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Nader is said to consider a 2004 run

WASHINGTON -- Ralph Nader, the third-party presidential candidate many Democrats blame for their party's close loss in the 2000 election, is raising money to explore another run for the White House next year, one of his top strategists said yesterday.

The liberal consumer activist and two-time Green Party presidential nominee has reserved a website for the Nader 2004 Presidential Exploratory Committee. But it is still unclear whether he would run as a Green or an independent or run at all.

Theresa Amato, Nader's 2000 campaign manager and a director of his new committee, said Nader expects to make a decision by early next year.

"Calls are being made," Amato said. "A fund-raising effort has just started for the purpose of testing the waters."

Amato said Nader, who was out of town and unavailable for comment, had not yet filed organizing papers with the Federal Election Commission. That is normally a benchmark for politicians who say they are formally considering a race.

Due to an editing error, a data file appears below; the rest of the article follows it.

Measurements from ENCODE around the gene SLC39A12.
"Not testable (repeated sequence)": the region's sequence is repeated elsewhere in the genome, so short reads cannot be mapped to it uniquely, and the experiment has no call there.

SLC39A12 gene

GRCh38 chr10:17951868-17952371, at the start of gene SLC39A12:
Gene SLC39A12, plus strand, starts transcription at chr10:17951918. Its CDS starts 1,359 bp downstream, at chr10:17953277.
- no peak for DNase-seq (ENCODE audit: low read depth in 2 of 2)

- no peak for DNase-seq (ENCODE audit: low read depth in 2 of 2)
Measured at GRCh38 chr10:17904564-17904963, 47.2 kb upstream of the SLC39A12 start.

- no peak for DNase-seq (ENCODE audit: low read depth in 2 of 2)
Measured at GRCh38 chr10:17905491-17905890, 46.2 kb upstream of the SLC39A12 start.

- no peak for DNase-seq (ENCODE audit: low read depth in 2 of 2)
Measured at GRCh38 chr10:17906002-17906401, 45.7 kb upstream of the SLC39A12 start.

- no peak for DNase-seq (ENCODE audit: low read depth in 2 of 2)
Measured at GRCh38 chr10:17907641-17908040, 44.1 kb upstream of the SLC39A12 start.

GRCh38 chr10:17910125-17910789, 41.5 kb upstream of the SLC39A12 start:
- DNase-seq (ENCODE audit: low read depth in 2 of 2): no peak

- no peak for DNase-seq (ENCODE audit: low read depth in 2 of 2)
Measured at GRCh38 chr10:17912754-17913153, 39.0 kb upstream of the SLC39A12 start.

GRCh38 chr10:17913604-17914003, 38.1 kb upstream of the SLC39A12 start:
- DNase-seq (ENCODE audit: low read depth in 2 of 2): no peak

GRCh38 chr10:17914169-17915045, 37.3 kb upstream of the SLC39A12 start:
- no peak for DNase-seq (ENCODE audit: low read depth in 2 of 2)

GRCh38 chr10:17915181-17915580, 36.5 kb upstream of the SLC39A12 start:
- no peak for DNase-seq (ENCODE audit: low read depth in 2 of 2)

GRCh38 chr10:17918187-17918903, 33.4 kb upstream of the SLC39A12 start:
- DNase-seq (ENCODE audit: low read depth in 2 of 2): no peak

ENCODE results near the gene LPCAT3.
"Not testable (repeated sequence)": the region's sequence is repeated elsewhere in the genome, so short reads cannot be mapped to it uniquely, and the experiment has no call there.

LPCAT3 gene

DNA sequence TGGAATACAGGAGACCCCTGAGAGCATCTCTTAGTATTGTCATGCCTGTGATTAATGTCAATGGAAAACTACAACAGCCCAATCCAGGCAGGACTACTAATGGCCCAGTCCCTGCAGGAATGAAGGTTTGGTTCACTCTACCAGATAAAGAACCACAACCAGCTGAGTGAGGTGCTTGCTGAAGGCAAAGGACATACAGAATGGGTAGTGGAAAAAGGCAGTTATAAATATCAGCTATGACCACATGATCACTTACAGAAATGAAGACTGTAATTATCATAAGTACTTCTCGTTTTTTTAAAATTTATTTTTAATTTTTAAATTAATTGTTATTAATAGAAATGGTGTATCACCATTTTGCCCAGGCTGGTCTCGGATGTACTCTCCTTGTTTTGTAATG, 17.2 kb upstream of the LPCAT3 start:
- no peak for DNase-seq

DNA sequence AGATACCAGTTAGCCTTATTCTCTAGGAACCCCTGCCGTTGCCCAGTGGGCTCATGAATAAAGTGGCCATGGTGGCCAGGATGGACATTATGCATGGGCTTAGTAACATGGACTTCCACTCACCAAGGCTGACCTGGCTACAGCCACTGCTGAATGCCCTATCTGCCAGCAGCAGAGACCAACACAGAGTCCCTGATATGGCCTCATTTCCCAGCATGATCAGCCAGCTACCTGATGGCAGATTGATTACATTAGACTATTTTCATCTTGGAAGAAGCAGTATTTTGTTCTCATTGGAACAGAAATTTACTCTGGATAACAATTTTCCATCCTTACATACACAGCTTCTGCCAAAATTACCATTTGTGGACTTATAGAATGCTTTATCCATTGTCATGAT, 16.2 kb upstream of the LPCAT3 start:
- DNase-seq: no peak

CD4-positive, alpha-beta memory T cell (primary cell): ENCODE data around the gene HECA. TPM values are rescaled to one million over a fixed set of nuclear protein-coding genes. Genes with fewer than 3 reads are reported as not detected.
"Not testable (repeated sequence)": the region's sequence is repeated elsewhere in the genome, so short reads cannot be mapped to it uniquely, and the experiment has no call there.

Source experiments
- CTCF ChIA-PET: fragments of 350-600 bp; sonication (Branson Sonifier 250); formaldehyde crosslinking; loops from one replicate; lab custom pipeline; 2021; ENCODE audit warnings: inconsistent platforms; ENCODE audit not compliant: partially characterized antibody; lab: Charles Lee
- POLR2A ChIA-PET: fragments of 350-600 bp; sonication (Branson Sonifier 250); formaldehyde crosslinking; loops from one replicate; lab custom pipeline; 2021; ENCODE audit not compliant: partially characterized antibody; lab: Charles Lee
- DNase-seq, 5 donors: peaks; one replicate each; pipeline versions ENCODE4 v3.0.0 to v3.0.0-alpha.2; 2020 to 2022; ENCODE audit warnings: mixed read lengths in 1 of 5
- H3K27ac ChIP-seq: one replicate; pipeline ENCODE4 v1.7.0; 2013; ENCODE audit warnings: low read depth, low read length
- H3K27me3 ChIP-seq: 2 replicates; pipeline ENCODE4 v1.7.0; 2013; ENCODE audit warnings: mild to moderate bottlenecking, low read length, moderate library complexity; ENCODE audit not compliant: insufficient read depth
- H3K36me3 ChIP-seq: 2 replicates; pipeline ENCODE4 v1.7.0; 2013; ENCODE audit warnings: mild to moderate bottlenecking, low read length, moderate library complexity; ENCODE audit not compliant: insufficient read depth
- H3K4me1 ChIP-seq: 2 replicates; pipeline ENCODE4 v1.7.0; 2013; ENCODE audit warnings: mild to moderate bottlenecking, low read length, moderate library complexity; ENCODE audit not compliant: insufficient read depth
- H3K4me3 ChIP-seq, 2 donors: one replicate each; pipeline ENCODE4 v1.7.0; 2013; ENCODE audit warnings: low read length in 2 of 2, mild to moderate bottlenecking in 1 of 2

But interest in Nader's political plans is high following his impact on the 2000 election. That year, he drew 2.8 million votes nationwide -- 2.7 percent of the popular vote. Nader's share was an important factor in the photo-finish election in which Democrat Al Gore narrowly won the popular vote but lost the electoral college, and thus the presidency, to Republican George W. Bush.

For example, Nader took 97,488 votes in Florida, a state where Bush prevailed over Gore by 537 votes after a contested recount.

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